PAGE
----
Why all music is worthless at first

Hey friends!

Today we’re going to talk about why all music is inherently worthless, at first.

No I haven’t had an emotional breakdown. Today’s newsletter is about how all music doesn’t have any value until someone becomes a fan. This slight perception tweak can change how you think about your marketing and your merch.

Tonight i’m going to see one of my favorite bands: Tool.

I paid $650 for VIP tickets which include 3rd row seats. I’ve seen them live 2 other times, but they’re getting old so I thought i’d splurge before they retire and I miss my chance.

But this got me thinking. If someone offered me free Nicki Minaj tickets, I probably wouldn’t go unless I had nothing going on. To me, her merch, tour dates, VIP passes and music is completely worthless.

On a similar note, I saw Ed Sheeran live a few months ago. We only bought the tickets because they were very cheap, and my wife and I wanted something fun to do for a date night. The show was amazing, but neither of us would ever pay big bucks for VIP passes.

I’ve seen Rhett and Link live twice, once with VIP tickets. I’ve even attended every single GME live event they’ve done. But if you don’t like their YouTube content, you wouldn’t buy it.

Many of you reading this might feel the same way about Tool. But to me, $650 to experience them so close up, get limited edition merch and meet someone from the band for a picture is completely worth it.

Why this matters

Music isn’t like most products. A course, a service or a phone has intrinsic value. It solves a problem. Merch, physical media, tickets and memberships from an artist hold zero value unless someone is already a fan.

The more hardcore of a fan someone is of your music, the more they’re willing to pay for your products.

Passive listeners might not be willing to pay $10 for a t-shirt, but your #1 fan might pay $50 for a limited edition shirt.

How to use this knowledge

This is the tricky part. How can you use this to your advantage?

Well the first way you can utilize this is have products available for different stages of fandom. This is often called a value ladder, and it can look like this:

  • A free thing for joining your mailing list

  • A free plus shipping offer for $7.95 shipping

  • Budget merch at $10-$25

  • Limited edition merch or bundles at $25-$75

  • Basic tickets to shows & VIP tickets to shows

  • Multiple tiers in a membership site

This allows fans at every stage to find products they’d be willing to buy.

You can learn about how to get your email list and online store started in my course Fan Growth Machine. Also, if you’re looking for a cheap place to build your website, online store and sales funnels check out MusicFunnels.

This Tool show i’m going to had 3 different stages of VIP tickets in addition to standard tickets. I purchased the most expensive package, because i’m just that obsessed with their music. Their music defined my 20’s.

Because they had these different tiers, fans were able to self-select how much of a fan they are.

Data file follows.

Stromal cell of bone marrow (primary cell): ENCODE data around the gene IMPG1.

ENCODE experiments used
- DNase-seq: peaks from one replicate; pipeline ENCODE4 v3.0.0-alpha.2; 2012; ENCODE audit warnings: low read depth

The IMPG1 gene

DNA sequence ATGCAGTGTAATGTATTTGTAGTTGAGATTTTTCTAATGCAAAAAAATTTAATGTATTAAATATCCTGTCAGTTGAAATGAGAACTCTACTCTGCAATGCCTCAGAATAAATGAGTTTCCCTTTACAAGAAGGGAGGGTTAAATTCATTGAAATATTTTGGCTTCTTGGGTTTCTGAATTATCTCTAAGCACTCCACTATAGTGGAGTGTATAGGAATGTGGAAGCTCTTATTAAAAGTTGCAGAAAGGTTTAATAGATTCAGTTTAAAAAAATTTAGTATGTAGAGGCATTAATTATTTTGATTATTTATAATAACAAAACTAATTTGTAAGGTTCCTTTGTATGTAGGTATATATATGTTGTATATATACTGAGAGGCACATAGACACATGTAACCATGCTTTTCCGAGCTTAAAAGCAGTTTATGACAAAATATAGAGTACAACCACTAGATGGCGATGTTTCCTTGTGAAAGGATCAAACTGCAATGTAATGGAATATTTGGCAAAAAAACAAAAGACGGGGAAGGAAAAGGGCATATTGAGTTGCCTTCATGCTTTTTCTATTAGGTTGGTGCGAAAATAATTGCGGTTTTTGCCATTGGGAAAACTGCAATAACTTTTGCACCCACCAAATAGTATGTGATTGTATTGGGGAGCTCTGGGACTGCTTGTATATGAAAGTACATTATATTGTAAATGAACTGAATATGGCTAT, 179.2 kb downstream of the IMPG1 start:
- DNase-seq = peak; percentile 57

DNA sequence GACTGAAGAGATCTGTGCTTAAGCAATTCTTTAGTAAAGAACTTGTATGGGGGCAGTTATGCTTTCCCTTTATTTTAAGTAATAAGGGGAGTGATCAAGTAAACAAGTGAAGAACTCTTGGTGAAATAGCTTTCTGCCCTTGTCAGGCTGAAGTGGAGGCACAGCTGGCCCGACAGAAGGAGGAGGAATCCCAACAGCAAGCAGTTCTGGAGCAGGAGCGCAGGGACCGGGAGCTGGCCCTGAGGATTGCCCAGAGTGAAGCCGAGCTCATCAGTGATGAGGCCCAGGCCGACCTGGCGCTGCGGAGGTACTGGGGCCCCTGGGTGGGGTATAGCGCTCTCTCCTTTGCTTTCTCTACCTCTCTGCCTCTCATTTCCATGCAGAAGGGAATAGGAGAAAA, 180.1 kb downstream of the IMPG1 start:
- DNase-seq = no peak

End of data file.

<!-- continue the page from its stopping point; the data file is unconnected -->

But i’m not a large artist yet

This also doesn’t matter. You don’t need to be a huge artist to have die-hard fans.

One of my favorite bands (Fair To Midland) of all time has 63,000 monthly listeners. Granted, they’ve been broken up for 12 years, but I don’t think they were much bigger when they were active. I’ve seen them live, and i’d buy tickets in a heartbeat if they came back.

Another one is Rishloo, they only have 120,000 monthly listeners. I haven’t seen them live, but I pre-ordered their CD back when it came out because I loved their music so much. I don’t even have a CD player.

Theirs even this band called Novallo with 493 monthly listeners that released several of my favorite songs. If they got back together i’d chip into a crowdfunding campaign to help them release a new album.

I’ve spoken to multiple artists with less than 20k monthly listeners who sell VIP tickets at their shows, have exclusive limited edition merch bundles and premium membership tiers.

The size of your audience doesn’t matter in this case - the depth does.

New Content

I recently got to interview Cassie Petrey, who has worked with artists like Backstreet Boys, Camila Cabello, Paramore, Nickelback and more.

Using bots can destroy your music career before it even begins. Learn why in my new video.

Did you know you can listen to my music industry interviews on podcast platforms? Click here to listen to the Modern Music Marketing podcast.

Whenever you’re ready, there are 4 ways I can help you:

  1. My courses. Spotify Growth Machine teaches you how to use Facebook ads to promote your music on Spotify. YouTube Growth Machine teaches you how to grow a YouTube channel organically and how to use YouTube ads. Fan Growth Machine teaches you how to build a website, online store and grow your email list.

  2. My ad agency. Forbid Media specializes in running Facebook conversion ads to promote your music on Spotify.

  3. Website / Store / Funnels. MusicFunnels is the best all-in-one platform for music artists to make a website, online store, sales funnels and build their mailing list.

  4. 1-on-1 consulting. You can book 1-hour calls with myself or Alex Bochel here.

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If you’d rather just purchase the e-book, or physical book or audiobook you can do so here.

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